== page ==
Tuesday, June 16, 2020

Thank you, gentlechaps, I have been entertained!

"What do we love about Sherlock Holmes?" the classic question goes. The answers are as numerous as Sherlockians, and even a multiple of that. But if you wanted to round a good chunk of them into one simple statement, it would just be this: "He entertains us."

Sherlock Holmes entertains us. Whether in the original stories, the imitations, the adaptations, or spin-offs, or even in the study, the research, the collecting, and the archiving -- it all is entertaining to someone. Sherlock Holmes himself is of marginal importance to our culture if you remove his entertainment value, as much as we'd like to claim more due to his importance in our Sherlockian lives.

What entertains varies from Sherlockian to Sherlockian, and even the arguing over what entertains us is entertaining to us. (And is practically a genre within a genre in itself.) And this week, we got a treat that will surely cause a little bit of fodder for that genre, the third book from Doyle's Rotary Coffin, the society for the acceptance of even the most out-there of Sherlocks. The book's title is "Sherlock Holmes" is and Anagram of "Snarky Clock" and 327 Other Holmesian Facts, and that title should tell you everything you need to know about the contents: This book is not for the obsessive-compulsive literalist with no sense of whimsy.

"Sherlock Holmes" is and Anagram of "Snarky Clock" and 327 Other Holmesian Facts is, to put it plainly, a hundred and twenty pages of delightful and entertaining lies about Sherlock Holmes and his contributions to our culture. In a hobby that is often too slavishly devoted to documenting minute details, the sheer freedom from sense that explodes from this book is a lovely refreshment in a time when pandemics and societal stresses are wearing us down. When I picked this book up, I smiled, I chuckle, and I suddenly found myself busting out laughing despite all the concerns of the day. Boy, was the timing of its publishing just perfect.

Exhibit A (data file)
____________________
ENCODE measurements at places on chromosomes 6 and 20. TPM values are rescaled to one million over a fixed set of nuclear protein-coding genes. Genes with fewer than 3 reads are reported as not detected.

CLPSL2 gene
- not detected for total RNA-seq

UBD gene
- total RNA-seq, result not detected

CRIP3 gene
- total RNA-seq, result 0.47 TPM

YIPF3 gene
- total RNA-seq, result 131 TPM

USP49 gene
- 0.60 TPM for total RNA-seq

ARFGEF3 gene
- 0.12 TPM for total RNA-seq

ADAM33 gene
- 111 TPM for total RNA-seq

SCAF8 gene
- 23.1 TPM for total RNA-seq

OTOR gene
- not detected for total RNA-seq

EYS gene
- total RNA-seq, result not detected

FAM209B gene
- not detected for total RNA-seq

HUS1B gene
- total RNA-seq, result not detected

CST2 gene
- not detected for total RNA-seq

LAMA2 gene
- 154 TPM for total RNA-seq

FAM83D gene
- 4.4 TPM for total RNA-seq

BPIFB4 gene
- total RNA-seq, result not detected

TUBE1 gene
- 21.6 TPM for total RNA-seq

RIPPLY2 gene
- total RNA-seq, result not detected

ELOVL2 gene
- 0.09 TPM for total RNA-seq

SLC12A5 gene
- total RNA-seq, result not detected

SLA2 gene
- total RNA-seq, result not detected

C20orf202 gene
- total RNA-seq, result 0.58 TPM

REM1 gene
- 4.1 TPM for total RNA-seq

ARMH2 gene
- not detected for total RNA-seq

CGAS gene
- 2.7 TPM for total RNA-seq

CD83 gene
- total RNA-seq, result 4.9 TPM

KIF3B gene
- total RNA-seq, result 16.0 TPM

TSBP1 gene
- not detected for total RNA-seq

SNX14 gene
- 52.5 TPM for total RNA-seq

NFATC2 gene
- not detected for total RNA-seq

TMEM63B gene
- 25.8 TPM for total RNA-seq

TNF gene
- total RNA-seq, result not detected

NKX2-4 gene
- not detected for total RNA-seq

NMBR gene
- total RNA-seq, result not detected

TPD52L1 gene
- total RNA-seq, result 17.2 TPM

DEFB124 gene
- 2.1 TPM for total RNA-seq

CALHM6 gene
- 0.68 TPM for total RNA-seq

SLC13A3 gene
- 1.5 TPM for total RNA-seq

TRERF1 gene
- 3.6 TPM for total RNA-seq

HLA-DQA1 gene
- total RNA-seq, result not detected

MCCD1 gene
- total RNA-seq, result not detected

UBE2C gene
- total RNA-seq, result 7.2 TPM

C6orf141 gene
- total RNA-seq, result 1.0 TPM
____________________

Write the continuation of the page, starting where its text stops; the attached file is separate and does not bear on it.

Comedy is hard, as humor is a very personal and often individual thing. (My love of the movie Holmes and Watson has demonstrated that time and again.) Is there humor in the sentence "Contrary to popular belief, the word 'detective' never appears in the Sherlock Holmes stories"? Well, it helps to be familiar with the old trope "The words 'Elementary, my dear Watson' never appear in the original Sherlock Holmes stories." If that trope is well imbedded in your head, the parody in that line comes through loud and clear. If not . . . well, it might be a little baffling as to why someone would write such a ridiculous and plainly false statement. So be warned: "Sherlock Holmes" is and Anagram of "Snarky Clock" and 327 Other Holmesian Facts is chock-full of in-jokes targeting those with a mind deeply imbedded in our hobby. It's also got a few "dad jokes."

But here's the thing: This was the most impressive thing I've seen in the Sherlockian world this year. The sheer onslaught of completely ridiculous statements, page after page, from so many angles and so many corners of Sherlock Holmes culture, could at the same time feed the analysis engines of some future Sherlockian AI, become the chosen holy book of a Sherlockian society based around marijuana edibles, or just be one of those things that makes some of us laugh hysterically while others go "I don't get it."  Dare I use the over-used word "genius" in reference to this book, or would that not be high praise enough?

"Sherlock Holmes" is and Anagram of "Snarky Clock" and 327 Other Holmesian Facts should be approached with as open a mind as possible, so don't let my review give any expectations or reason for you to buy it. The fact that it is only $3.80 on Amazon or absolutely free in PDF form on the Doyle's Rotary Coffin website is enough reason to pick up the book. Past that, you're on your own.

Sherlock Holmes still entertains us, after a hundred and thirty years, but at this point he's being powered by some wonderful human batteries. May that Energizer bunny in a deerstalker go on and on and on.

Afterword note: I have been informed there are 497 "facts" in this book. Even the title is a base canard! Be thou forewarned!

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